International students are paying tens of thousands of dollars to attend New Zealand state schools - funding that is crucial to lessons, teacher development and other support for locals.
Some schools have more than 300 international students with up to $20,000 a year charged for lessons that are - bar "voluntary" donations - free for local students.
But that income could be put in jeopardy by increasingly fierce competition from other countries and New Zealand's slide on international education league tables.
Increasing international students have become a key way for the tertiary sector to fund itself, but less attention is given to school enrolments.
One Auckland secondary school brings in around $3.2 million each year from international students, and says limited funding means the money is essential to keep it running.
Primary schools are also actively recruiting international students, with "extras" such as school technology and play equipment funded by the enrolments.
Rangitoto College principal David Hodge said many New Zealanders did not realise how crucial international students were to both the economy and school budgets.
"It's one of the least-known but most dynamic export sectors in New Zealand ... simply put, without the income from international students the school's ability to provide an education of the level the community expects would be impossible."
Rangitoto is the biggest school in the country with a roll of about 3000. It has a benchmark of around 230 fulltime places for international students, but because some study for only a semester or term total numbers can reach up to 350.
Fees are $15,000 per year, with a total gross income of around $3.2 million a year. After costs, including marketing and additional teaching staff, about $1.65 million is invested in the school for the benefit of local students.
Mr Hodge said income from international students impacted on every aspect of the decile 10 college, including allowing specialist classes, more support for students with special needs, and professional development for teachers.
International students would also pay to stay with homestay families, and spend thousands of dollars more during their time in New Zealand.
"The kid that has come to New Zealand is not then buggering off to Tahiti to spend their money in the weekend, they're spending it here on goods and services."
There were a total of 15,287 international student enrolments at New Zealand schools in the first half of 2013, latest available figures show.
Numbers have remained relatively steady since 2009. However, that does not convey the often rapid rise and fall of student numbers from different countries.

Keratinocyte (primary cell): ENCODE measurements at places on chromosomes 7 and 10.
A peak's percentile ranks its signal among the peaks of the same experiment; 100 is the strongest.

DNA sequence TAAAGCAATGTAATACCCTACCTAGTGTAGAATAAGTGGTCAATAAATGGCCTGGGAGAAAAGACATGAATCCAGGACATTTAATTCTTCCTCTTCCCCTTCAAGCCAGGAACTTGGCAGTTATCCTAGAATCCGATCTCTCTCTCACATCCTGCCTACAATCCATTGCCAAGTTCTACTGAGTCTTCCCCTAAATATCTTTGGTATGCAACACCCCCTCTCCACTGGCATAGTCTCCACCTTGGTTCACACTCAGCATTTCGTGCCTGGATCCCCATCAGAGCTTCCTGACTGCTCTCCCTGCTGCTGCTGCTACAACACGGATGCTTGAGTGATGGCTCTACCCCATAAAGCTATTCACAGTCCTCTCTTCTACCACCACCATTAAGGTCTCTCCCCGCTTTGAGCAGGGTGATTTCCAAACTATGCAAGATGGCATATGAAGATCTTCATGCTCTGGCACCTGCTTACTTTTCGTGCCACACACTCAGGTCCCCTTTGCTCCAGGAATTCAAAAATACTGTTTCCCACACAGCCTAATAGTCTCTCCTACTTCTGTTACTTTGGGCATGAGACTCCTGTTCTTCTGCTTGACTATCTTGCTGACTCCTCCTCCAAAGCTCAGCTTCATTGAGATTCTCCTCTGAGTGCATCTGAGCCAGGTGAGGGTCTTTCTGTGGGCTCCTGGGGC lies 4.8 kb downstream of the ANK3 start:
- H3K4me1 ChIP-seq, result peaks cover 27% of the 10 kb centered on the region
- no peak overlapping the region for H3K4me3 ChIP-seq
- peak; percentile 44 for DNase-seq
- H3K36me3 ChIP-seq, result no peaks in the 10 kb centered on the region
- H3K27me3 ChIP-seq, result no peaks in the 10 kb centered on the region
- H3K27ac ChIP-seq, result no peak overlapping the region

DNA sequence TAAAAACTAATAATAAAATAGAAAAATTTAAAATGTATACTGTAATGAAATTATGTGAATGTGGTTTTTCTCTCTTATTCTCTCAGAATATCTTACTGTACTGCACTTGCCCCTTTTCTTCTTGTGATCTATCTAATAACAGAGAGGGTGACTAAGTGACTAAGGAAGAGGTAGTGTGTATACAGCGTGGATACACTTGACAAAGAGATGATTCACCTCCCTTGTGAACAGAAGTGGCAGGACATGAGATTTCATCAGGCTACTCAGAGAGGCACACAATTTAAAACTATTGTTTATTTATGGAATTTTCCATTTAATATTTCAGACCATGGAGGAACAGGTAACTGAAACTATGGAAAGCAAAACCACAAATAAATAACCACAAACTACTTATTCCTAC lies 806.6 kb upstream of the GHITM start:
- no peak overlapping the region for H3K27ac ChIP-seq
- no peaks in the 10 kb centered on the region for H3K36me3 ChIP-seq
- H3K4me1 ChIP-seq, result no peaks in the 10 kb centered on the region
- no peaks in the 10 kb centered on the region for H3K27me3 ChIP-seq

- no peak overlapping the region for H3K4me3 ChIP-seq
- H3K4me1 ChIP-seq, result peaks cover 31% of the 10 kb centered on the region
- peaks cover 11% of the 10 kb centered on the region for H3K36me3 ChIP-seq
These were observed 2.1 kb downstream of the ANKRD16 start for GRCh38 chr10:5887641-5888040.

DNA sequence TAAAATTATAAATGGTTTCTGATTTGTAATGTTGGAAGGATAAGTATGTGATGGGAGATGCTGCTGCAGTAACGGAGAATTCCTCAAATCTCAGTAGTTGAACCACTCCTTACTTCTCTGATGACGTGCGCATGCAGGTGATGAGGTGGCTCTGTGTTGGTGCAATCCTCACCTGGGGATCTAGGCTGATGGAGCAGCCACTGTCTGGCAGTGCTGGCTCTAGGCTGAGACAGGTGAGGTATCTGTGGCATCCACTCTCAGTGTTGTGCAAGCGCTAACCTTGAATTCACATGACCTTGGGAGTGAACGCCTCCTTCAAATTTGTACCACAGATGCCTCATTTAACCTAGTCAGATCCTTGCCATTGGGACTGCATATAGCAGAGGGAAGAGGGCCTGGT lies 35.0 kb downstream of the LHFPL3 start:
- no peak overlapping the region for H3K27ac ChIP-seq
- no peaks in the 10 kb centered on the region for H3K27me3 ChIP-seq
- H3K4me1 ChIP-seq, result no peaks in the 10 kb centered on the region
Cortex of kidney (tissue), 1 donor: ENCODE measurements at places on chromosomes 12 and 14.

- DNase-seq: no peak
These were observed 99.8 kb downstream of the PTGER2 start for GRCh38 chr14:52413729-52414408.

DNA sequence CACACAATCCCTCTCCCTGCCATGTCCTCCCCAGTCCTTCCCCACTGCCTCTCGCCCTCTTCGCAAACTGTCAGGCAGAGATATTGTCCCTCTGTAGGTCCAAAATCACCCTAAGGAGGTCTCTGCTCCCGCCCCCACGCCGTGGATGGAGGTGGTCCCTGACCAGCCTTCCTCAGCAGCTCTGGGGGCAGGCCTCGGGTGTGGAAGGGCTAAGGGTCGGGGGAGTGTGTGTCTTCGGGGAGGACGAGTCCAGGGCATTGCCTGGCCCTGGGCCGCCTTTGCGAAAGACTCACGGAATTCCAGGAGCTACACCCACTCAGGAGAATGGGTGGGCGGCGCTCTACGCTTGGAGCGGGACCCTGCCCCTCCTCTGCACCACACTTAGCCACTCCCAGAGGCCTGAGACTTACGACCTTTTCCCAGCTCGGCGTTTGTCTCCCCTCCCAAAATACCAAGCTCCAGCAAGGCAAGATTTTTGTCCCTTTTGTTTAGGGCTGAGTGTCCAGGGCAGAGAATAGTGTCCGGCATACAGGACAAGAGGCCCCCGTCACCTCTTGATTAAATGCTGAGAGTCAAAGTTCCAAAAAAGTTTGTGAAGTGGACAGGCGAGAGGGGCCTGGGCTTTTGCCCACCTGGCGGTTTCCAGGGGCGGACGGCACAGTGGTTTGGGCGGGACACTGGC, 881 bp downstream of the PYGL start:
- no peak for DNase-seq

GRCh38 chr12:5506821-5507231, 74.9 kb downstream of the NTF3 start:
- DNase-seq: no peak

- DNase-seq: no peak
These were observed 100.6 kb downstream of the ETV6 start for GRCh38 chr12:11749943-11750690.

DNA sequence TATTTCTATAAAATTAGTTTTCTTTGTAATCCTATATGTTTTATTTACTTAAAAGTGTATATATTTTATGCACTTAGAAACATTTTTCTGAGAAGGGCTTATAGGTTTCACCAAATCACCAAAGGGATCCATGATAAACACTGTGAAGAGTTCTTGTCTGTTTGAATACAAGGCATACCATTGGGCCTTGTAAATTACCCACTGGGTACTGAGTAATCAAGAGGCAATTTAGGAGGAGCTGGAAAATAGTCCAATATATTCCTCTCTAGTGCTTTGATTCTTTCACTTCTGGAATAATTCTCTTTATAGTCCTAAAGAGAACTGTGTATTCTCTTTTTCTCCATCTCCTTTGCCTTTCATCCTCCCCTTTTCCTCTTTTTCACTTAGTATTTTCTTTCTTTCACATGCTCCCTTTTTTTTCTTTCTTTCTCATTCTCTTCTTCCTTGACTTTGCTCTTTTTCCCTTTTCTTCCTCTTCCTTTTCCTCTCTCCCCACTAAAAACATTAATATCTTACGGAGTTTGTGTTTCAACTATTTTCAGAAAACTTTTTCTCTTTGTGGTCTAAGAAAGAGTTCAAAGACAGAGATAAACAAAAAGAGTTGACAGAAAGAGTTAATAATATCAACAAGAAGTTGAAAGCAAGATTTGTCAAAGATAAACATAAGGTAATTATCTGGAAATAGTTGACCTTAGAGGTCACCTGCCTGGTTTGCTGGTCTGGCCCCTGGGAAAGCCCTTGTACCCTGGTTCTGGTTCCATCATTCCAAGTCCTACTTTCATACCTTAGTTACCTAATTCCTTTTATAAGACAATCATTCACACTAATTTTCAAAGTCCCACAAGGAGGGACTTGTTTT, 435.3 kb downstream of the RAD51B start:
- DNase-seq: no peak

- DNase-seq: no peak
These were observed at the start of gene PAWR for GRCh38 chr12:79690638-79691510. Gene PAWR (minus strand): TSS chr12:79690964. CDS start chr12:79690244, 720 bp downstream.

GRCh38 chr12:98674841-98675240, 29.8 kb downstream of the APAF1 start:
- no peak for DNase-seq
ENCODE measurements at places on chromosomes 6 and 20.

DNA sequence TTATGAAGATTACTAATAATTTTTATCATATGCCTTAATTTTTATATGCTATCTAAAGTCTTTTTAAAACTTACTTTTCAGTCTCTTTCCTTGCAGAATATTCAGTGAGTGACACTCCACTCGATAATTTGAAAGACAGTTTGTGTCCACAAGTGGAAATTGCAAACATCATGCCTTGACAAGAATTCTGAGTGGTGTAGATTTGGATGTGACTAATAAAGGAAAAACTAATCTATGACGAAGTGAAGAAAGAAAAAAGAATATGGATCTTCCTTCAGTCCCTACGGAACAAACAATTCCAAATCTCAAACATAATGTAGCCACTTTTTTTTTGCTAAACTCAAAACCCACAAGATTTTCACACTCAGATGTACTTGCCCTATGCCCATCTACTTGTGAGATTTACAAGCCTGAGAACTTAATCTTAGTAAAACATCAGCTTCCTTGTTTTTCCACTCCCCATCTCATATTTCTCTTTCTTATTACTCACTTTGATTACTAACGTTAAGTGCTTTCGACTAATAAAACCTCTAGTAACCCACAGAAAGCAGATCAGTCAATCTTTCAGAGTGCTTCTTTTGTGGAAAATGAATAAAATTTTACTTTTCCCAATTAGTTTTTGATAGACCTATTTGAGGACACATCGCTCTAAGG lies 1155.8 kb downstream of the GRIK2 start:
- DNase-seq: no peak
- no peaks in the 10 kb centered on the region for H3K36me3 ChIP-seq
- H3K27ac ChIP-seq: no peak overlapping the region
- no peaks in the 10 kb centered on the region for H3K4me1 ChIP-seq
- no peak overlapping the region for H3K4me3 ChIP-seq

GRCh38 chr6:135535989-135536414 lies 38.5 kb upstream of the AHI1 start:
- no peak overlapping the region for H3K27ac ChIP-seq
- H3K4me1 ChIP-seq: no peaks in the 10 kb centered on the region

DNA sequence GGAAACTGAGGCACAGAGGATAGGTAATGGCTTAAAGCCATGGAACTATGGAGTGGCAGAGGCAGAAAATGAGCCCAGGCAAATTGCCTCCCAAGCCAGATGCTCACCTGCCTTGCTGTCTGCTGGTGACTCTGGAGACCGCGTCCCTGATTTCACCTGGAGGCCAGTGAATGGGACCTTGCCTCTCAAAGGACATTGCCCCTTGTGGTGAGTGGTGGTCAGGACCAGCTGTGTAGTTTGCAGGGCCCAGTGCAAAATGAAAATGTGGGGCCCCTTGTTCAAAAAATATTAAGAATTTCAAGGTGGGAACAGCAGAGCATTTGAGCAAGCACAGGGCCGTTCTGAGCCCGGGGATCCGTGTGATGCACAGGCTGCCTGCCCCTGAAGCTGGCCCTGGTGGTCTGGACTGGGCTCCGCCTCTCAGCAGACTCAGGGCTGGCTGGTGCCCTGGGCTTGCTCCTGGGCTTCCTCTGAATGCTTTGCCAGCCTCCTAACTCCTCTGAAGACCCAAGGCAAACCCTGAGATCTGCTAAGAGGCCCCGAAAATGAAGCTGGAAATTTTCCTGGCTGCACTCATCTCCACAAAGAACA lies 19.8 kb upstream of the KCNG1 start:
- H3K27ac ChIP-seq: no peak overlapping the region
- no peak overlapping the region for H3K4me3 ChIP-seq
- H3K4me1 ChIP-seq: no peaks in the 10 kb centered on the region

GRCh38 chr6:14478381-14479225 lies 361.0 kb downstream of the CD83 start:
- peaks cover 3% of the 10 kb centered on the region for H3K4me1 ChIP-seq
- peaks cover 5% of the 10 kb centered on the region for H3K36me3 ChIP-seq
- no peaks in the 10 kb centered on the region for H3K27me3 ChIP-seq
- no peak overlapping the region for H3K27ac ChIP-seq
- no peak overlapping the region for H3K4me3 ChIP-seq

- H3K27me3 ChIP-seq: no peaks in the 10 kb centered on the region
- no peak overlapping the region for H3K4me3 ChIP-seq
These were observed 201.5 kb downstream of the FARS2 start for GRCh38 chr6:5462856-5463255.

Primary school enrolments dropped by 9 per cent in the last reporting year, mostly because of a steep drop-off in student arrivals from South Korea.
A decline in birth rates, the shrinking of the middle class and a drive by the South Korean Government to retain its own students by improving local education, particularly English language provision, are all factors.
However, strong growth from markets including China and Thailand has helped soften the decline - if South Korean students are excluded from the picture primary school numbers grew by 12 per cent.
Owen Alexander, principal of Takapuna Normal Intermediate School, said a drop in South Korean students at his school had been offset by more from China. He said Italy, Brazil and Malaysia also contributed students.
Takapuna Normal had 21 international students paying $14,000 a year, and joined with other local schools to market "pathways" through the school years.
"The international market has become more important to funding the developments in New Zealand education generally."
Malcolm Milner, principal of Balmoral School in central Auckland, said the fees that his 10 international students paid unquestionably helped.
"The education budget is tight. It just means you can do more for your children in your school - that's the bottom line."
All the international students at Balmoral lived with their own relatives.
"We have a family from Saudi Arabia. The Saudi Arabian Government has paid for the parents to do their masters out here. One [Japanese] family we have here fled during the earthquake. The father still works in Tokyo and the mother and girls live out here."
Like all schools spoken to by the Herald, Mr Milner said the benefit of international students was not just monetary but also the diversity they added to classrooms.
Commentators have forecast an increase in demand for international education globally, however, at lower levels than previously predicted.
Education NZ is a government organisation with the primary role of student recruitment and as a marketer of New Zealand as an education destination. Its chief executive, Grant McPherson, said there was optimism that international numbers could grow in the coming years.
However, there were challenges and the competition for those willing to pay top dollar on their child's education was intense. Countries that have provided much of the growth in student numbers have pumped hundreds of millions of dollars into improving the schools and education opportunities available to their own citizens. And with the effects of the global economic downturn still lingering, those students who do go overseas are increasingly looking to countries within their own region.